His comment (which I do agree with in principle) caused me to realize that I hadn't quite captured the essence of the thought that led to that "Aha". Since I believe that this is one of the key issues facing the ongoing adoption of Agile both inside and outside of software development, I think it's worthy of its own posting. Well, that plus this is my blog, so the voting on topics is a bit skewed...
Let's start with some ground rule assumptions:
- "It's a Dog Eat Dog World" - The capitalistic economic model creates an evolutionary "survival of the fittest" environment for companies.
- "Show Me The Money" - The measurement of success for companies operating in this environment is money (revenue / profitability).
- "Keeping Up With The (Dow) Joneses" - Business practices that have a positive impact on money tend to become adopted by other companies (akin to how beneficial genetic mutations spread through a population).
- "Blink And You Missed It" - The rate of propagation of these "mutations" can be exceedingly rapid (days and weeks versus years) so it is good business to pay attention to what others are doing.
Assuming all of the above is true, you have an environment that is highly tuned to detect, adopt and innovate business practices that directly influence the bottom line. A couple of examples for your amusement:
- The Web - Say what you will about the insanity of the dot-com bubble, there was a solid business "mutation" at the root of it - the realization that the web provided a unique new channel to customers for companies. Two business behemoths of today trace their birth back to the heady days of the dot-com era - Amazon and Google.
- Lean Manufacturing - Most discussions of the origins of Lean credit Toyota for taking earlier concepts espoused by Henry Ford and others and adapted them to the dynamic challenges of the modern manufacturing industry. Today you would be hard-pressed to find any manufacturer that does not use Lean practices to some degree. This practice has been so successful that it has actually "mutated" into the Agile movement.
Dot-bombs. For every success story coming out of the dot-com frenzy, there are hundreds of failures. In most cases the failures were entirely predictable in that they failed to "Show Me The Money". What would possibly motivate otherwise sane business minds to deviate from focusing on money as a measure of success?
Henry Ford's Lean - According to Taachi Ohno (Credited with developing TPS - principal progenitor to Lean), he "learned it all from Henry Ford's book". If that were truly the case, why did the company that Henry Ford founded fail to "Keep Up With The (Dow) Joneses"? You'd think somebody at Ford would have at least one copy of Henry's book around, right?
In both cases the underlying cause seems to be a lack of understanding of the complexity of the business "mutation" that they were either pursuing or ignoring.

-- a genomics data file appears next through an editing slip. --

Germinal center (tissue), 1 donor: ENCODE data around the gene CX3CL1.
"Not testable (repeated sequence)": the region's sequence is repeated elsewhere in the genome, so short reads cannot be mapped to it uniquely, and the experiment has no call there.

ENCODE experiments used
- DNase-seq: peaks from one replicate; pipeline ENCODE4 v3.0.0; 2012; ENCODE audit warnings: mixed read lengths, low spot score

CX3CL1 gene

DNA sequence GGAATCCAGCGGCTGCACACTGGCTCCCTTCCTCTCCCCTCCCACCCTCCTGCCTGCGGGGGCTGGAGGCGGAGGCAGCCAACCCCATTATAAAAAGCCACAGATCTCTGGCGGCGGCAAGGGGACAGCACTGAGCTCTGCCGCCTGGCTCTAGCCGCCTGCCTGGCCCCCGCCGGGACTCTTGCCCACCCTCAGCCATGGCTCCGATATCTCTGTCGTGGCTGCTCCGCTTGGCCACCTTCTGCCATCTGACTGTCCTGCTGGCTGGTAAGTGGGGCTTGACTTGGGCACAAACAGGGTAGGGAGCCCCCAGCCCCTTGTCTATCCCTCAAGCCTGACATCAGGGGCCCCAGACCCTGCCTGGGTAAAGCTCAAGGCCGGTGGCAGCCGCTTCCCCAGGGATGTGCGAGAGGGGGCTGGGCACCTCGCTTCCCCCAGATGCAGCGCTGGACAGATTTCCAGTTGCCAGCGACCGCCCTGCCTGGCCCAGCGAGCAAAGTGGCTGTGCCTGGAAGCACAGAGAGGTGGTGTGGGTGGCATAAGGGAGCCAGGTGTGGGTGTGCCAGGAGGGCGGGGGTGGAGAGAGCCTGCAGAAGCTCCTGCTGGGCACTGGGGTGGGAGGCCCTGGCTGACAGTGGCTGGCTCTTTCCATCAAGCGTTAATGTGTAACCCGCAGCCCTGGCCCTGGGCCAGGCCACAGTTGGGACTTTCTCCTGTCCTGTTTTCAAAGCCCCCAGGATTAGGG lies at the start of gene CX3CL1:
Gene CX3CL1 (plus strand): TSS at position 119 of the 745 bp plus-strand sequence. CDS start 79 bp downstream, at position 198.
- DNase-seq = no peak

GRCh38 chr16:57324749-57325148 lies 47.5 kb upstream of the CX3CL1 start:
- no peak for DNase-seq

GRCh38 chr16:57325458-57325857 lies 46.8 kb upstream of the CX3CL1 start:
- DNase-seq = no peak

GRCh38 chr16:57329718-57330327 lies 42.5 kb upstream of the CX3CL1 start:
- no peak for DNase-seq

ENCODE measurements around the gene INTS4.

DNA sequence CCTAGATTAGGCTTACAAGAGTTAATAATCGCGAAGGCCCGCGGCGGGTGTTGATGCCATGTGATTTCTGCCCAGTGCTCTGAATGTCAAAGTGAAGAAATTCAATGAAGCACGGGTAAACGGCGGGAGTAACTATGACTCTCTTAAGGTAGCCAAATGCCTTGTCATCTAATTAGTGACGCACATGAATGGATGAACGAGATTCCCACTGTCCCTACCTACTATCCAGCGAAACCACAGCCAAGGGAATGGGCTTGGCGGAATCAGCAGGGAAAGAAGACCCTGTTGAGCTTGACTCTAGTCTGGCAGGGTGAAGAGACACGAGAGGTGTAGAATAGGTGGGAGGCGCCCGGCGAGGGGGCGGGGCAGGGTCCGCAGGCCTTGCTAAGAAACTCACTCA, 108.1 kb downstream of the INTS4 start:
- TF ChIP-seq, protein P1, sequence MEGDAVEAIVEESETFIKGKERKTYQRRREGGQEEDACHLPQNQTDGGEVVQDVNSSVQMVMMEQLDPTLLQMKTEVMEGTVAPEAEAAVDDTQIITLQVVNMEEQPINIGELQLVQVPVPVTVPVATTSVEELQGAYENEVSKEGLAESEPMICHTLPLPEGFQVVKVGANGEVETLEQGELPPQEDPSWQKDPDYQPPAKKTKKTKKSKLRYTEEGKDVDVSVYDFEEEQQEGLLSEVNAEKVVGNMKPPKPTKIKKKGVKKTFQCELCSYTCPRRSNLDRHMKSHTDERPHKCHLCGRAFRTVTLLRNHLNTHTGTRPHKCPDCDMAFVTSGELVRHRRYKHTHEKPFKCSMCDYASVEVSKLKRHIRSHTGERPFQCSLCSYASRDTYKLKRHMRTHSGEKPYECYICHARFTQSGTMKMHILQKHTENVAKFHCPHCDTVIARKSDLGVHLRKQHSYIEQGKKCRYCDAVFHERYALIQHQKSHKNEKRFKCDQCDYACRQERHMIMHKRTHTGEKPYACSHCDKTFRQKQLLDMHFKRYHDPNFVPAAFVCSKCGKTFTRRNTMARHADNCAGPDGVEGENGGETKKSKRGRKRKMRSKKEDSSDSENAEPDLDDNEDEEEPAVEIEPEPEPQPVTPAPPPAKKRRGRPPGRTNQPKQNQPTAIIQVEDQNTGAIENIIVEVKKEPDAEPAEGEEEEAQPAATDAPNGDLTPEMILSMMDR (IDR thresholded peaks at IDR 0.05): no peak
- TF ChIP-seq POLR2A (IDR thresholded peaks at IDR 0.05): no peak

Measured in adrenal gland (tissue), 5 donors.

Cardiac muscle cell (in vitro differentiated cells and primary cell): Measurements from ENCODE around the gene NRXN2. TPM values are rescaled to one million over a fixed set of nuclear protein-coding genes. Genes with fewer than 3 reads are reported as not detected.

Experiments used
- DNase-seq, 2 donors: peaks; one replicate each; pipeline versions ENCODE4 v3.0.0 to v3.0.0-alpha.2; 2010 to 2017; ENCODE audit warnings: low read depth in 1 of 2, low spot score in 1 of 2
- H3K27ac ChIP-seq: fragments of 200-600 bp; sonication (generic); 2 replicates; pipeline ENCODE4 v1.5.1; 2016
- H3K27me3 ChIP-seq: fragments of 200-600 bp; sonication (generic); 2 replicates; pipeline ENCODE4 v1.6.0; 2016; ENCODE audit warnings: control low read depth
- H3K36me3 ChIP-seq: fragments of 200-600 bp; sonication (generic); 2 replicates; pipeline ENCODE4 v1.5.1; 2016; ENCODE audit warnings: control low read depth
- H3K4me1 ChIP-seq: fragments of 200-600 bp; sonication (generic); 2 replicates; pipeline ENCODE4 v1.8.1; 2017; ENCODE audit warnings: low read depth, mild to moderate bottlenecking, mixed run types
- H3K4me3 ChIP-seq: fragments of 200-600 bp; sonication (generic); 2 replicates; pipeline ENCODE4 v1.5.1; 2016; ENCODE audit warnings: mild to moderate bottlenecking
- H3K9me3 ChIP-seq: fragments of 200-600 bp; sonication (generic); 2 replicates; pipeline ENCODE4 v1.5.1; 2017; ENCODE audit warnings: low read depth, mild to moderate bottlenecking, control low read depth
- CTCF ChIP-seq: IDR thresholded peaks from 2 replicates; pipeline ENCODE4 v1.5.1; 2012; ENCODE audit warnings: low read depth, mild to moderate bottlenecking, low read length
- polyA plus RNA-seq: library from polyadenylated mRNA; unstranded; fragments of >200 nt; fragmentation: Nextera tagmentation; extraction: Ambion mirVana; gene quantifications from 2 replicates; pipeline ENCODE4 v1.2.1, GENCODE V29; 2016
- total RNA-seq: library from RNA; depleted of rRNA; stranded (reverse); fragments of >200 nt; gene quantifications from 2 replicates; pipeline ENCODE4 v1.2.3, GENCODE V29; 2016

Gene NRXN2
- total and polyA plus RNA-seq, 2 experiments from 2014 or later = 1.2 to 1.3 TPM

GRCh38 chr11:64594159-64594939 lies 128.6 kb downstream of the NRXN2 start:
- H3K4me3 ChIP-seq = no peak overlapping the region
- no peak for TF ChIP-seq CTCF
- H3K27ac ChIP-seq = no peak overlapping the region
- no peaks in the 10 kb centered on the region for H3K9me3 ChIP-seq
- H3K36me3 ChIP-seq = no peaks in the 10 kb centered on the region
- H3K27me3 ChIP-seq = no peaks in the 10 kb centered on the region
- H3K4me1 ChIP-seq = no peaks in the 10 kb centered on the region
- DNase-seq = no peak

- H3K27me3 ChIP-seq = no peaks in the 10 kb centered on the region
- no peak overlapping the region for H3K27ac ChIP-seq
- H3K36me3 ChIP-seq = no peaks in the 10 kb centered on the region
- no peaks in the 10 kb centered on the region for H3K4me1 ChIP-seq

In the case of the Dot Com bubble, a few extremely high profile IPO's (theGlobe.com) and company sales (Hotmail) demonstrated to the market that there was a vast new frontier of business opportunity on the internet. Unfortunately for the market as a whole, there was a lack of realization that the valuations of these high profile deals were based on a speculative model (% of market share) and not a traditional valuation formula (revenue times X). Establishing the value of a company based on market share alone is quintessential "betting on the come". This is not to say that it does not have it's place. In the case of Microsoft buying Hotmail this was a classic example of where this sort of valuation makes sense.
But the larger business community simply saw that the valuation of internet companies was shooting through the roof and rather than taking the time to understand the complexity of this new frontier, companies settled for mimicking the outward appearance of moving to the internet. We all know how that played out.
With Ford and Toyota, the complexity comes from a different angle. Henry Ford was definitely on to something with his fledgling "Lean" practices. What Henry (and Ford as a company) failed to grasp is that the challenges facing manufacturers are not just static (waste in manufacturing processes) but also dynamic (supplier is late in delivering critical parts). Unfortunately for Ford and other US manufacturers, the next several decades would not provide them with the sort of environment that would force them to innovate to improve quality and productivity. This wasn't the case in Japan, where a weak post-war economy forced manufacturers away from reliance on mass-production economies of scale to remain in business.
When Japanese autos did show up on US soil, the US auto manufacturers initially failed to understand the different practices that Japanese manufacturers were following. By remaining at a low price point and steadily improving quality, the Japanese manufacturers stayed in the market when by US manufacturer standards they should have been out of business. US manufacturers like Ford failed the "Keeping Up With The (Dow) Joneses" principle, which set them up for being hit square by "Blink And You Missed It". By the time they realized that something was up, Japanese manufacturers had surpassed them in quality and were taking away significant market share - a state of affairs that persists to this day.
Hopefully by this point we have established that:
- The business community as a whole is quick to recognize and adopt practices that have a clear impact on "success", namely money.
- The business community as a whole is not so great at recognizing when a practice that has a clear impact on money is complex. As a result the tendency is to mimic the appearance of the practice as opposed to adopt the actual practice.